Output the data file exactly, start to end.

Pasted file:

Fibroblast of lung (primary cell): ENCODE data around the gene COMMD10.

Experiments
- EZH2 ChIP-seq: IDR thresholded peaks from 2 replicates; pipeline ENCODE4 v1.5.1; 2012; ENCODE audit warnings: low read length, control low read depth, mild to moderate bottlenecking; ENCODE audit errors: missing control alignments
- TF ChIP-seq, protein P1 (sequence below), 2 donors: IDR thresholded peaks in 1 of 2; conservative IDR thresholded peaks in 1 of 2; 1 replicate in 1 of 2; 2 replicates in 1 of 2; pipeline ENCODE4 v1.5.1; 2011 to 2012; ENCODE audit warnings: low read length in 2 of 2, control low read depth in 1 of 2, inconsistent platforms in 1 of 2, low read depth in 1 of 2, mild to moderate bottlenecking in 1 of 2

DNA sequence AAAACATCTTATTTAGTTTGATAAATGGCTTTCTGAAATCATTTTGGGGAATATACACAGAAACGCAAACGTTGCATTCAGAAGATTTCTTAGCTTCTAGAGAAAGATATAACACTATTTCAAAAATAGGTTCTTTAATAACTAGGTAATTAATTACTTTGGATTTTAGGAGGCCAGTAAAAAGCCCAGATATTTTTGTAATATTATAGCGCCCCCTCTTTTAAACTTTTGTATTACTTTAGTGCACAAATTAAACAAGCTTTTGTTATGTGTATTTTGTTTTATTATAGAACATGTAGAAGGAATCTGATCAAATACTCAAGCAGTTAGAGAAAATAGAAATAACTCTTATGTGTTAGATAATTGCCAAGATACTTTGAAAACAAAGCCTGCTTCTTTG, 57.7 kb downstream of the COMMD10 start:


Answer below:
Fibroblast of lung (primary cell): ENCODE data around the gene COMMD10.

Experiments
- EZH2 ChIP-seq: IDR thresholded peaks from 2 replicates; pipeline ENCODE4 v1.5.1; 2012; ENCODE audit warnings: low read length, control low read depth, mild to moderate bottlenecking; ENCODE audit errors: missing control alignments
- TF ChIP-seq, protein P1 (sequence below), 2 donors: IDR thresholded peaks in 1 of 2; conservative IDR thresholded peaks in 1 of 2; 1 replicate in 1 of 2; 2 replicates in 1 of 2; pipeline ENCODE4 v1.5.1; 2011 to 2012; ENCODE audit warnings: low read length in 2 of 2, control low read depth in 1 of 2, inconsistent platforms in 1 of 2, low read depth in 1 of 2, mild to moderate bottlenecking in 1 of 2

DNA sequence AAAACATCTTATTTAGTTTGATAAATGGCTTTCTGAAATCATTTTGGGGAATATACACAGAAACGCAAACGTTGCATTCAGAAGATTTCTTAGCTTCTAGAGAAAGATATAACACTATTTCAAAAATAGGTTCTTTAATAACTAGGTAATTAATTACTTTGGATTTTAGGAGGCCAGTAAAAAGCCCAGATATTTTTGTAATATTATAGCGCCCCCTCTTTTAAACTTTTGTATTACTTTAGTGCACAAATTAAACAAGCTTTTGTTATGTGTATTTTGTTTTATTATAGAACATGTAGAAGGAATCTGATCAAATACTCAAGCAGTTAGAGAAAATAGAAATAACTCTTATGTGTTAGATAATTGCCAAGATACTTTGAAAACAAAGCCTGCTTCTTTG, 57.7 kb downstream of the COMMD10 start: